MUNROE, CARMEN

British Actor

Carmen Munroe is one of Britain's leading black actresses. Born in Guyana (then British Guiana), she came to Britain in 1951, and gained early acting experience with the West Indian Students' Drama Group. Munroe made her professional stage debut in 1962, and later played major roles in London's West End theater including Jean Genet's The Blacks (1970). When she played Orinthia, the King's mistress, in George Bernard Shaw's The Apple Cart (1970), she said it was the first time she had been cast in a leading role not written for a black actress. Since the 1970s Munroe has played an important part in the development of black theater in Britain, scoring a personal triumph in 1987 as the over zealous pastor of a Harlem "store-front" church, in James Baldwin's The Amen Corner. In 1993 she won a Best Actress award from Time Out magazine for Alice Childress's Trouble in Mind.

In 1965 Munroe made an early television appearance in Fable. In this controversial BBC drama writer John Hopkins reversed apartheid and located it in Britain so that black people ran the country and whites were subjected to enforced population movement and pass laws. However, this innovative and highly charged play did not have the reception anticipated from audiences. Generally viewers were put-off, while critics thought that the play was heavy-handed and moralistic.

In 1967 Munroe was featured in an episode of Rainbow City, one of the first British television series to include a black actor in a leading role. Since that time she has demonstrated her acting range in numerous other appearances. These have included roles in a mixture of populist dramas and situation comedies, as well as impressive single dramas. They include Doctor Who (1967), In the Beautiful Caribbean (1972), Ted (1972), Shakespeare Country (1973), General Hospital (1974), The Fosters (1976 77), Black Christmas (1977) with Norman Beaton, Mixed Blessings (1978), A Hole in Babylon (1979), Rumpole of the Bailey (1983) and The Hope and the Glory (1984).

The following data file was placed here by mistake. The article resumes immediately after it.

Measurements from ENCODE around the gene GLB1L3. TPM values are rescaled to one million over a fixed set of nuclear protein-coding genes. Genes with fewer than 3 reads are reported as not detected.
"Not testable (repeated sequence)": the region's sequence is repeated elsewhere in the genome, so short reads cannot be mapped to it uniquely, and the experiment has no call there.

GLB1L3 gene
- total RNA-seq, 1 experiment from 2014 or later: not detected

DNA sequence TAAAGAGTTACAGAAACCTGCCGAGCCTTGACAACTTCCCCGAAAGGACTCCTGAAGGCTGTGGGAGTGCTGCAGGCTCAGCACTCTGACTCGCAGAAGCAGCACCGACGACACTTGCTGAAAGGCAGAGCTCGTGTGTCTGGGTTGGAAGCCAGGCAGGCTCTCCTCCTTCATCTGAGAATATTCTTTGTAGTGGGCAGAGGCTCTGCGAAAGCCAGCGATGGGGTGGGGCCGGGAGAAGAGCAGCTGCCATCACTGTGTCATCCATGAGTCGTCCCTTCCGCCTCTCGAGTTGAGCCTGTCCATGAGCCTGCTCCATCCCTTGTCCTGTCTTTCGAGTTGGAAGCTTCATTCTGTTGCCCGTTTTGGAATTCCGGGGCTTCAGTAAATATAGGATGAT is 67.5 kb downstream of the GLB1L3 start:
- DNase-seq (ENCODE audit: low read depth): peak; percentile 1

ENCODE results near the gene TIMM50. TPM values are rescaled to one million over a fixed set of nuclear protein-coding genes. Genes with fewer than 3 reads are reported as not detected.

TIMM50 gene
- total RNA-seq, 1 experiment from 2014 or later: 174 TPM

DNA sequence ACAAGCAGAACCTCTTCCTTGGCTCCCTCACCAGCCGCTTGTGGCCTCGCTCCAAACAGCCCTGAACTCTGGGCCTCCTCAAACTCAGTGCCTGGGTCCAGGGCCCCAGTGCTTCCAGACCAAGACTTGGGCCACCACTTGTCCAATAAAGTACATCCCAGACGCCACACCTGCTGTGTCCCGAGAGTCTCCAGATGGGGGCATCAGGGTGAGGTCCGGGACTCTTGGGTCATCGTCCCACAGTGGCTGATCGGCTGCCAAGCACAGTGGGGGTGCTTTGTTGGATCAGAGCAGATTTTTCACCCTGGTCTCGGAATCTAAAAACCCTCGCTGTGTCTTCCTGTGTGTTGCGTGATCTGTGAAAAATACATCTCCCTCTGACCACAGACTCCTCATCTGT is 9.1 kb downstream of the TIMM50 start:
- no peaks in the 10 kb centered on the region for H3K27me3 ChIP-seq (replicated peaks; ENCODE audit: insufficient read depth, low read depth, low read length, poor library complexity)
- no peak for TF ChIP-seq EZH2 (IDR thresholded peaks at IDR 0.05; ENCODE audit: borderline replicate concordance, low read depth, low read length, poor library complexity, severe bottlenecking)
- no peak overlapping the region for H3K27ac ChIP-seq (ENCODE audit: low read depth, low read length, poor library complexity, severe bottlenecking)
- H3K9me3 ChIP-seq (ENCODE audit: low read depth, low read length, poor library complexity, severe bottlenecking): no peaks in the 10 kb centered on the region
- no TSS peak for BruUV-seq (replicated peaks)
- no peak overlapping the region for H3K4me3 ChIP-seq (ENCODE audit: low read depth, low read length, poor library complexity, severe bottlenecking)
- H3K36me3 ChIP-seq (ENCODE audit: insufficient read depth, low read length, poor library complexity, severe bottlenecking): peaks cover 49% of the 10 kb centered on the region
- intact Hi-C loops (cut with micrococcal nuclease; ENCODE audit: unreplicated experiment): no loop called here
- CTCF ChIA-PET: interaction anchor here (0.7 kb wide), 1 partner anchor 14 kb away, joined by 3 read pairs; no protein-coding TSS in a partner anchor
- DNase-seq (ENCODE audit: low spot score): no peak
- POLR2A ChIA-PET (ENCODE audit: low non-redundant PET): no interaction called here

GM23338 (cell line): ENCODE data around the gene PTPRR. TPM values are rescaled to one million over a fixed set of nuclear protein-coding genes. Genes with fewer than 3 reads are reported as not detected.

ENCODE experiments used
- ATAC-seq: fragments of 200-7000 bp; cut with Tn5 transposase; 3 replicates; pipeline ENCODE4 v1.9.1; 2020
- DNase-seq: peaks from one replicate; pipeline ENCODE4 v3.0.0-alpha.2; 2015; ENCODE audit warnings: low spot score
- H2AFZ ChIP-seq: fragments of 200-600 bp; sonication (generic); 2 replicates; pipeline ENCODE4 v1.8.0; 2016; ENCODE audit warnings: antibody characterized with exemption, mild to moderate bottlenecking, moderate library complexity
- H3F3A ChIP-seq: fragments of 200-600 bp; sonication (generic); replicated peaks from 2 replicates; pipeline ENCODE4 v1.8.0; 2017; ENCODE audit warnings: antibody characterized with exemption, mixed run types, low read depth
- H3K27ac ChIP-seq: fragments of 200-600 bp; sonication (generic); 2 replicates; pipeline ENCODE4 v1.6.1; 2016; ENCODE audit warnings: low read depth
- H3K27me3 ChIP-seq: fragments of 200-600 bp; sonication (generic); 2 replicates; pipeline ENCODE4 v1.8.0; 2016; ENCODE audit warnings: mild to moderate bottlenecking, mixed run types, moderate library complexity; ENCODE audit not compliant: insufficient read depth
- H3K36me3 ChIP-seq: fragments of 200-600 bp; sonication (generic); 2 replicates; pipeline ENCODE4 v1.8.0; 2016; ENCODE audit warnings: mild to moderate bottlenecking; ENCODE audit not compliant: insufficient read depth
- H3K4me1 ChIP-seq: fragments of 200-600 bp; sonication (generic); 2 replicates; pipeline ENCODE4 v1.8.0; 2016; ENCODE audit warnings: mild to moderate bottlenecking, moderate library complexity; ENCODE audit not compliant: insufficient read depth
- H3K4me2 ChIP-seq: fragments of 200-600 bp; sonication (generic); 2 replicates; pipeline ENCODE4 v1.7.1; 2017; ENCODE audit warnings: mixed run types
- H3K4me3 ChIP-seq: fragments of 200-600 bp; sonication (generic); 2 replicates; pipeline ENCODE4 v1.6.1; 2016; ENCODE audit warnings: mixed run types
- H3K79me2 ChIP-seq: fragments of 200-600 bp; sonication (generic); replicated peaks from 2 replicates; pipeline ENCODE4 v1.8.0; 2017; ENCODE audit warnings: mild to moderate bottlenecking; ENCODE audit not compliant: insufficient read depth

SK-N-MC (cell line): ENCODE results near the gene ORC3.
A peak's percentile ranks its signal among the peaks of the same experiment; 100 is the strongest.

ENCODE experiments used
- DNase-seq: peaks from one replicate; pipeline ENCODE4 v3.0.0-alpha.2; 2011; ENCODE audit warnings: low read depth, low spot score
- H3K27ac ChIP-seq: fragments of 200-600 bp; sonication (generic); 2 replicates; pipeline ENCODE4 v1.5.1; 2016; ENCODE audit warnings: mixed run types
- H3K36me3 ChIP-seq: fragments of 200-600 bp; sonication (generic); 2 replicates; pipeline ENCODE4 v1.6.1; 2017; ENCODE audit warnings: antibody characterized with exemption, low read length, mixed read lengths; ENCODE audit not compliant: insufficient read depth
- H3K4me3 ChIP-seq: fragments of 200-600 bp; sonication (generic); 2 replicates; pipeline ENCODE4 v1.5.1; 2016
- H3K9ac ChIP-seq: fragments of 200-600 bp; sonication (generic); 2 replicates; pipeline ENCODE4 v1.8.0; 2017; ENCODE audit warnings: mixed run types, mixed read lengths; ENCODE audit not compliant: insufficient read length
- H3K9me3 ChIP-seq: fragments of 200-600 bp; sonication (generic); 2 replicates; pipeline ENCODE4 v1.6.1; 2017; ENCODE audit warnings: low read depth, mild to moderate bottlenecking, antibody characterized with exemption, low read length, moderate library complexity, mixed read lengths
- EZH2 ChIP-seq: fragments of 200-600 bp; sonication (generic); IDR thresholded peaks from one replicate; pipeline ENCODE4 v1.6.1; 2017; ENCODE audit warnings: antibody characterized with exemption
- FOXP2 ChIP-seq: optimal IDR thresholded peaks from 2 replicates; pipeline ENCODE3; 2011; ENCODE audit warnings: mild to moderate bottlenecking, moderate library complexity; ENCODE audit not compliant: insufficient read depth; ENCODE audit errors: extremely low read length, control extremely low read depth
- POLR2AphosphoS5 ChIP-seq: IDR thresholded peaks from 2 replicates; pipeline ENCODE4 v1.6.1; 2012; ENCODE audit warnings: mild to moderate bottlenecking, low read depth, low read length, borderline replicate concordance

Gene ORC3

In 1989 Munroe was first seen in Desmond's, one of Channel 4's most successful situation comedy programmes. Co-starring Norman Beaton as the proprietor of a barber's shop in South London, Desmond's has been one of the few British television series to feature an almost entirely black cast. For five years this appealing series won critical acclaim and awards for its humorous exploration of the conflict between young British-born blacks, and the values of the older generation who grew up in the Caribbean.

In between her appearances in Desmond's, Munroe has taken part in Ebony People (1989), sharing her experiences of the acting world with a studio audience, and Black and White in Colour (1992), a documentary tracing the history of black people in British television. In 1992 Munroe gave an outstanding performance as Essie Robeson in a BBC play called A Song at Twilight. This emotional drama, shown in the anthology series Encounters, explored an imaginary meeting in 1958 between British Socialist radical Aneurin Bevan, and the black American singer and militant activist Paul Robeson.

-Stephen Bourne

 


Carmen Munroe with dancers
Photo courtesy of Channel 4

CARMEN MUNROE . Born in British Guiana; immigrated to Britain, 1951. Trained with West Indian Student's Dram Group. Worked in television since 1959; stage debut, Period of Adjustment, 1962; appeared or starred in numerous tgelevision series. Recipient: Time Out award, 1993.

TELEVISION (selection)

1959 Dr. Kabil
1965 Fable
1966 Emergency Ward
1967 Rainbow City
1967 Doctor Who
1967 Troubleshooters
1967 Love Story
1968 City '68
1968 Mogul
1968 Have Bird, Will Travel
1972 In the Beautiful Caribbean
1972 Ted
1973 Shakespeare's Country
1974 General Hospital
1974 Play School
1976 The Fosters
1977 A Black Christmas
1978 Mixed Blessings
1979 A Hole in Babylon
1983 Rumpole of the Bailey
1984 The Hope and the Glory
1984 The Record
1989- Desmond's
1992 A Song At Twilight

STAGE (selection)

Period of Adjustment, There'll Be Some Changes Made, The Blacks, The Apple Cart, Trouble in Mind, El Dorado, A Raisin in the Sun, The Amen Corner, Alas, Poor Fred (director), Remembrance (director)

FURTHER READING

Bourne, Stephen. Black in the British Frame - Black People in British Film and Television 1896-1996. London: Cassell, 1996.

Pines, Jim, editor. Black and White in Colour - Black People in British Television Since 1936. London: British Film Institute, 1992.

 

See also Beaton, Norman; Black and White in Colour; Desmond's